By having the actors and creators of ageing franchises involved with belated sequels, movie studios can not only build anticipation on the web, but also give said sequel an added air of legitimacy. It appears to be a growing trend, too, with an increasing number of such productions either rumoured or officially announced over the past five or six years. Here's a list of the belated sequels we currently know about, and the people currently said to be involved in their making:

Blade Runner 2

Director Ridley Scott has been talking about his interest in making a sequel or prequel to the seminal Blade Runner for at least six years. "It's not a rumour, it's happening," Scott told MTV in 2012, before floating the possibility of Harrison Ford returning as Deckard.

Top Gun 2

Top Gun

Producer Jerry Bruckheimer told The Huffington Post that a sequel to 1986's Top Gun is "getting closer and closer", despite the sad death of director Tony Scott in 2012. Bruckheimer has a story in place, however - it involves drone aircraft and Maverick showing them that human pilots aren't "obsolete" - and while the production undoubtedly hinges on Cruise's involvement, Top Gun 2 still looks as though it could happen within the next few years.

Beetlejuice 2

Beetlejuice

A sequel to Tim Burton's 1988 fantasy comedy Beetlejuice was planned as long ago as 1990, but the project never quite came together. It's only in the last couple of years that Beetlejuice 2 has shown signs of moving forward, as actor Michael Keaton revealed that he and Burton had been talking about reuniting for it. With Winona Ryder also hinting at a return, it could just be that Beetlejuice 2 is the film Burton has lined up after his current production, Big Eyes.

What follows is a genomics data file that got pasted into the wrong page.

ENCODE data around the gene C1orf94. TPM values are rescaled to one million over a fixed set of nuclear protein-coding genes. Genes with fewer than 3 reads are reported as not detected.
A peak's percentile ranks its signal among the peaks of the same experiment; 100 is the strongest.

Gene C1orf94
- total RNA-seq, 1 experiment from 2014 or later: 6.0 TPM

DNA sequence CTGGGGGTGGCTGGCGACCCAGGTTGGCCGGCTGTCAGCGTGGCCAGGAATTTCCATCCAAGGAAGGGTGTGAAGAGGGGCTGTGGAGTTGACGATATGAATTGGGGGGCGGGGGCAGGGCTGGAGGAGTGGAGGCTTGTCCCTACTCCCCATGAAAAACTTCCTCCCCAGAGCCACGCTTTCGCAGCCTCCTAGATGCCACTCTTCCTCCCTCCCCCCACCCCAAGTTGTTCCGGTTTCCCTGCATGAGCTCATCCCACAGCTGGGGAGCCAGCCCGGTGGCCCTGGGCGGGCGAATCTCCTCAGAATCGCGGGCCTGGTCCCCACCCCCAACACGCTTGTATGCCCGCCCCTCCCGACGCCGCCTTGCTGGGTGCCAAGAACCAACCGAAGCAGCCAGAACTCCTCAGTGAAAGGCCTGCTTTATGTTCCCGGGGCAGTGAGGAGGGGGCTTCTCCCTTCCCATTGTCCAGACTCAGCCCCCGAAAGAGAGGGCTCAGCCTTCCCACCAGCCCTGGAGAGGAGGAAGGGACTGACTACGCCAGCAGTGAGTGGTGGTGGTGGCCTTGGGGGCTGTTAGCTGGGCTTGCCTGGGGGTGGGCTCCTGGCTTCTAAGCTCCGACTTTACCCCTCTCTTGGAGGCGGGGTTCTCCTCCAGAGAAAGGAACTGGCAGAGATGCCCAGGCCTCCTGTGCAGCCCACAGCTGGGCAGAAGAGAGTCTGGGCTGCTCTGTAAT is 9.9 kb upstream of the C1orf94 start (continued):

Ghostbusters 3

Ghostbusters

Another long-in-gestation project, Ghostbusters 3's fate seemed doubtful in the wake of Harold Ramis' tragic passing and Bill Murray's flat refusal to return as Peter Venkman. With the sequel set to introduce a new generation of Ghostbusters, its strongest connections to the original films are Ivan Reitman (who's no longer directing but is still producing) and Dan Ackroyd, who's returning as Ray Stanz. Reports once suggested that Phil Lord and Chris Miller (of The Lego Movie and 21 Jump Street fame) were directing, but that now appears to be out of the question. With filming apparently planned for 2015, the race will surely be on to find a suitable director.

Beverly Hills Cop 4

It's almost 20 years since the release of Beverly Hills Cop III, yet work could soon be underway on a belated fourth film in the series. Last summer, it was reported that Paramount had signed Eddie Murphy up to reprise his signature role of fast-talking cop Alex Murphy, while Brett Ratner was attached as director in December. It's yet to be confirmed whether Judge Reinhold, Ronny Cox or any of the other cast members from the first three films are to return.

The Legend Of Conan

John Milius' 1982 fantasy Conan The Barbarian launched Arnold Schwarzenegger's career as a Hollywood actor. But the ropey sequel failed to scale the original's heights, while the 2011 reboot starring Jason Momoa struggled commercially. The Legend Of Conan, if it happens, will see Schwarzenegger return as the burly warrior, in a "quality film with an A-director and with A-writers", according to the Austrian Oak himself. The project still seems to be in its early stages, though, with no director currently attached. Last year, director Paul Verhoeven expressed his interest in directing The Legend Of Conan. We can but hope.

Twins 2

Another revival of a Schwarzenegger vehicle, Twins sequel Triplets is said to reunite the actor with co-star Danny DeVito. The last we heard, screenwriters Josh Gad and Ray Dixon had handed in a positively-received script, while Eddie Murphy was set to play Schwarzenegger and DeVito's long-lost brother. Ivan Reitman, who directed the 1988 original, is also said to be returning.